As for the "right" to an abortion, again, that didn't exist before 1973. And if you're going to say that the right to an abortion is a right "not specifically stated" in the constitution, again, where do you draw the line? What conceivable limits are there to the invention of new rights? If the judiciary is the creator of rights, then the Declaration of Independence which states that our rights come from "the Creator" [i.e. God] is wrong — Constitutional rights now come from state and federal judges, not from the Creator. And more importantly, unelected state and federal judges can therefore unilaterally take them away as well (as a case in point, the number of recent rulings against the free exercise of religion on the part of Christian business owners, in flagrant violation of the 1st amendment).

So the question here isn't the right per se. I'm not arguing against having a right to privacy, against the right to an abortion, against what you would call rights "not specified in the Constitution" (either at the state or federal level). What I am arguing is who creates those rights — unelected judges or the people's representatives? It can't be argued with a straight face that, for example, a positive right to an abortion existed throughout the ages and the Court only just found out about it in 1973. This issue was, presumably, hotly debated before 1973 just as it continues to be debated today. This debate is a political debate, which in our system of government needs to be resolved by the people's political representatives in Congress, or in the state legislatures. According to conservative judicial thought, it's simply not a question for unelected judges to decide. It's not up to unelected judges to create a right to an abortion, just as it's not up to unelected judges to create a right to same-sex marriage where none existed throughout most of human history (and as I already said the comparison to interracial marriage is a false one). If there is to be a right to same-sex marriage — it should come from legislation passed by representatives elected by the people. The Chief Justice touched on this in his Obergefell dissent.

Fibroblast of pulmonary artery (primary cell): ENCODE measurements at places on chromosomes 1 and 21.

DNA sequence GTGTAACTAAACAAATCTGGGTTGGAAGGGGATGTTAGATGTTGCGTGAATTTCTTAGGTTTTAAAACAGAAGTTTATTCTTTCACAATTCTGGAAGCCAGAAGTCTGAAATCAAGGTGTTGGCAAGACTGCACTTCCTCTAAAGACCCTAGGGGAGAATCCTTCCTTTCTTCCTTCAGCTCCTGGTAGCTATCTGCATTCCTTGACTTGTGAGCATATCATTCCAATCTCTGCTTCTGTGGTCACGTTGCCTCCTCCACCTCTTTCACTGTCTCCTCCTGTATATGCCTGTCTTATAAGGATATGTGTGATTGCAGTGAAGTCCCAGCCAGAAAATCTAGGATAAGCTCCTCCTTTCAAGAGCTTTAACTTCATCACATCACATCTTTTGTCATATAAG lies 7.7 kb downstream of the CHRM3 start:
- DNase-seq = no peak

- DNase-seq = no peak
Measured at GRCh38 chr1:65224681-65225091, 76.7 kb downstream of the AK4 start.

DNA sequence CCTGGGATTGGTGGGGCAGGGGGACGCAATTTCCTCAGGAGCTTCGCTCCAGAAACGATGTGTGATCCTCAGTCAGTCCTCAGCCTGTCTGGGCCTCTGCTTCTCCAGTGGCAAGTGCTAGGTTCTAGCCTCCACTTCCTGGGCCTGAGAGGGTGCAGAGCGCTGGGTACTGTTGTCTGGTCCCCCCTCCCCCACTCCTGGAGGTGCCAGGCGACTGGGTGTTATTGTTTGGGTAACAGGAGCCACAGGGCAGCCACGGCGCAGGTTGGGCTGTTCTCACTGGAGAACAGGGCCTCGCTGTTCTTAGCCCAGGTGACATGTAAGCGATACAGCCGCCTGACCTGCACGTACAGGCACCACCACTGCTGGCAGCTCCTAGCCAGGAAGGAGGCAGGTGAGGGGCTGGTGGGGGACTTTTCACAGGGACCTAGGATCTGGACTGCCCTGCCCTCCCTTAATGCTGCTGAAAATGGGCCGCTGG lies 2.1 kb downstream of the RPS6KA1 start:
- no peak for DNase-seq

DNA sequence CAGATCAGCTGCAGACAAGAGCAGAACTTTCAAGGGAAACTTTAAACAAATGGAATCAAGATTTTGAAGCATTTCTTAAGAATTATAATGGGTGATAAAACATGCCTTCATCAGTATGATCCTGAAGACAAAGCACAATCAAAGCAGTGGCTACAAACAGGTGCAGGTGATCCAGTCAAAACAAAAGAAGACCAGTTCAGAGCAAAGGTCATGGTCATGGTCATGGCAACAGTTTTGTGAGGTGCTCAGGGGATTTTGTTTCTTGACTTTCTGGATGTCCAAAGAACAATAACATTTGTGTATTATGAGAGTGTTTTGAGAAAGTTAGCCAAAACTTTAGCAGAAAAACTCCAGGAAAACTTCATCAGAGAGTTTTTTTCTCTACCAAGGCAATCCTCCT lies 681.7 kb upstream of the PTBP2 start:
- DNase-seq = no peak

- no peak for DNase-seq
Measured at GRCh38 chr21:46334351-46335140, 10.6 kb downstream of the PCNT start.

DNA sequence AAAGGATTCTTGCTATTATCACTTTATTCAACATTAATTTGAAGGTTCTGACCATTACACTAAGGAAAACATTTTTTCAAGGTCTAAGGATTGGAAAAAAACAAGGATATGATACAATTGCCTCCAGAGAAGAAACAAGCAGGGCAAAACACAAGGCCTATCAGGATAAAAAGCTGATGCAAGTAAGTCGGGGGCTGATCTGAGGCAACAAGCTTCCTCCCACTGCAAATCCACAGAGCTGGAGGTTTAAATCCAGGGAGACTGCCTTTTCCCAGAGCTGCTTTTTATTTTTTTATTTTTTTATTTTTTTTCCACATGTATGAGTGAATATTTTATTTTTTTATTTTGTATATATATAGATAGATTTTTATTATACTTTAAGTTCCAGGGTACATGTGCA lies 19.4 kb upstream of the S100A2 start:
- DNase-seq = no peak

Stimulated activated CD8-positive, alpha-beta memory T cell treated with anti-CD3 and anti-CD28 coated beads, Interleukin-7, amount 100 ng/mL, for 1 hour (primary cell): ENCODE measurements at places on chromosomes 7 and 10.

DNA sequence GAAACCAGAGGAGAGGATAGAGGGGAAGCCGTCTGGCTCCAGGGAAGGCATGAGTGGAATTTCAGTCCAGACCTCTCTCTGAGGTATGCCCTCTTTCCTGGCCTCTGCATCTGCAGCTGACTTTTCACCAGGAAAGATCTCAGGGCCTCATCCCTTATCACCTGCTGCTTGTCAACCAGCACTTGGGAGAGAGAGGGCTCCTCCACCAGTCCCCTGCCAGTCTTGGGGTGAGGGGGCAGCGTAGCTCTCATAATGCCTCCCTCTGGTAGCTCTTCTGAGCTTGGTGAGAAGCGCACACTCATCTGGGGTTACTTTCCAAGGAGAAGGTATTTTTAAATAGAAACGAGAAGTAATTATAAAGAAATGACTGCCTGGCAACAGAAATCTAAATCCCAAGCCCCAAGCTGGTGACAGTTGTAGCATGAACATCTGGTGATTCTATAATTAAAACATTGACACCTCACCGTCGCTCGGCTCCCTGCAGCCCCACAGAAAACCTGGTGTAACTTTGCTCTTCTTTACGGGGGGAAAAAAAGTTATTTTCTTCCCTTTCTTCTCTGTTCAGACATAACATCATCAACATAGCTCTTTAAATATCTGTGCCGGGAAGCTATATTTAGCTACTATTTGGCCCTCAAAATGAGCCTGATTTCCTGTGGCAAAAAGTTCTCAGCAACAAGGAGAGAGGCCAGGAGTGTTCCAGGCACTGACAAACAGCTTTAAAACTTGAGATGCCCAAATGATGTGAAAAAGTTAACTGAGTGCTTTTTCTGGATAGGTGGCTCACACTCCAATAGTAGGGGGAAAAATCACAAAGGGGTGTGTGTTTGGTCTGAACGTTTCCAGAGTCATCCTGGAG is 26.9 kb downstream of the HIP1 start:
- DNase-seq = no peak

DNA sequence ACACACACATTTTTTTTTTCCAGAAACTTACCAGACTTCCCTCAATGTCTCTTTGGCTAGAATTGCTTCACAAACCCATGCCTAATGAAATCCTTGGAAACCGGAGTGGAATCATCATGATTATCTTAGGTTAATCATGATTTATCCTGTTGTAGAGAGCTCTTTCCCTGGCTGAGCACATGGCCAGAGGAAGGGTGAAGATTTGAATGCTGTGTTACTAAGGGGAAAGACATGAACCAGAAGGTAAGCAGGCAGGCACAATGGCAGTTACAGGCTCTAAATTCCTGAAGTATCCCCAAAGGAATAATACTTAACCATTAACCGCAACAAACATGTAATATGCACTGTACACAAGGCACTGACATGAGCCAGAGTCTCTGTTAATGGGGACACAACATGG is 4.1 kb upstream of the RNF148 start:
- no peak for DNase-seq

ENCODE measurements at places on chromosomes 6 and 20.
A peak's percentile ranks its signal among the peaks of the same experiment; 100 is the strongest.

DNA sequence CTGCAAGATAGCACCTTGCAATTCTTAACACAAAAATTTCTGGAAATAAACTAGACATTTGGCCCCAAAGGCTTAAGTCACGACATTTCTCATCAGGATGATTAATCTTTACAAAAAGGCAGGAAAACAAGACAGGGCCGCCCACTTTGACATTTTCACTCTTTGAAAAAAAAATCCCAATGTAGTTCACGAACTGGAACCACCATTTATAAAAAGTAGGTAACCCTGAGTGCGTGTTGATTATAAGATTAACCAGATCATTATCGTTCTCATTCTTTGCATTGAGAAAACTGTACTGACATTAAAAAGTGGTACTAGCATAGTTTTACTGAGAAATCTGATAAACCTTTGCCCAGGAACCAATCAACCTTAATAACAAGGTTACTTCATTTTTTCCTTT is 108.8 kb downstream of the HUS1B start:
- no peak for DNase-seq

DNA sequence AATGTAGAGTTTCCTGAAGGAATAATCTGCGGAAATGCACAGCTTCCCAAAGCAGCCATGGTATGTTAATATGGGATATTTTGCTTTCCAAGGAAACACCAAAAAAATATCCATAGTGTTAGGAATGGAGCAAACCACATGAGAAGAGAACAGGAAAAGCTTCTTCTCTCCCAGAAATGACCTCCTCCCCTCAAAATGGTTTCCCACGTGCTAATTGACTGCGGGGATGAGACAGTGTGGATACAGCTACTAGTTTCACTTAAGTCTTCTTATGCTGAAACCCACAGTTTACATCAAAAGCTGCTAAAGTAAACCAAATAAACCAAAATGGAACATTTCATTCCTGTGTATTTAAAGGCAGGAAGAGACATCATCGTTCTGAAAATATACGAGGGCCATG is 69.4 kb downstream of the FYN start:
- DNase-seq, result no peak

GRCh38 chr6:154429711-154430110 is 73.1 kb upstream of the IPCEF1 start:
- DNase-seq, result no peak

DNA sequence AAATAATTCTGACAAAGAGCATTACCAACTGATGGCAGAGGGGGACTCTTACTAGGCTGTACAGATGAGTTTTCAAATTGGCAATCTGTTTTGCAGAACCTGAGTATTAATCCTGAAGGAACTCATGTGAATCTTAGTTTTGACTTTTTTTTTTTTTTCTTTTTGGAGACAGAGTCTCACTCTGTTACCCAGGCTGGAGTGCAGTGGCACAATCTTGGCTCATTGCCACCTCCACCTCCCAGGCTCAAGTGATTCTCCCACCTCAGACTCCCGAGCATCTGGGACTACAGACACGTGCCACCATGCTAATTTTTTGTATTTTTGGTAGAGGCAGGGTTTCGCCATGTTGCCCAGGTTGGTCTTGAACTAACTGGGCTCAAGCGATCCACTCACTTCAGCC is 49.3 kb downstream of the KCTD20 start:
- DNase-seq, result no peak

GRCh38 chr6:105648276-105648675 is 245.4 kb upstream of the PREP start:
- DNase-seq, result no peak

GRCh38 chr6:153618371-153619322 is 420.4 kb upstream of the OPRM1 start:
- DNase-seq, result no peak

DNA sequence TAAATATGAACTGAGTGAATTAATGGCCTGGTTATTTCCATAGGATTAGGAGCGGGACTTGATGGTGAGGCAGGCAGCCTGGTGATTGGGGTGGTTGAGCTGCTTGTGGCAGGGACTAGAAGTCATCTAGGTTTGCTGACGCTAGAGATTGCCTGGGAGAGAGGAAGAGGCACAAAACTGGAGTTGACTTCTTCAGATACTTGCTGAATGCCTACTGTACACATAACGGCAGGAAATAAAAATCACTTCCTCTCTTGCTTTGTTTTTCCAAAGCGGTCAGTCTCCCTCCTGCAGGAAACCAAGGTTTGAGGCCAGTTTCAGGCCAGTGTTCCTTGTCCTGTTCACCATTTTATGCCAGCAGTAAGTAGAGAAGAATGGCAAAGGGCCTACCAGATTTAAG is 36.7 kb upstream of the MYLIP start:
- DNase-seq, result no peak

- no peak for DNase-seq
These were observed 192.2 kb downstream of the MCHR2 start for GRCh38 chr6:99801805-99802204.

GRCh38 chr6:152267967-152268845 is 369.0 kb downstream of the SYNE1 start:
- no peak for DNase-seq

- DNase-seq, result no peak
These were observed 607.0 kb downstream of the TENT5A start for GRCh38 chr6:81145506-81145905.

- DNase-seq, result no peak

In the late 1970s or early 1980s a case was brought before the Supreme Court regarding same-sex marriage. The Court refused to hear it, issuing a one-sentence statement to the effect that it did not have the jurisdiction to hear the case. If it didn't have the jurisdiction to hear the case in 1977 or 1982, then why does it now have the power to invent the right to same-sex marriage in 2015, 33 years later? Who or what gave the Court that power? As with abortion, are you going to argue that the right to same sex marriage was an "unstated" right only just discovered by the great Justice Anthony Kennedy in 2015? Are we therefore saying that Justice Kennedy is a wiser, finer judge than all the justices who ever preceded him? Why didn't Justice Brandeis or Justice Cardozo find this "unstated right" in the 1930s? The answer is because the right to same-sex marriage isn't an unstated right at all -- it is a created right, created by Justice Kennedy and the liberal majority in the Obergefell 5-4 opinion.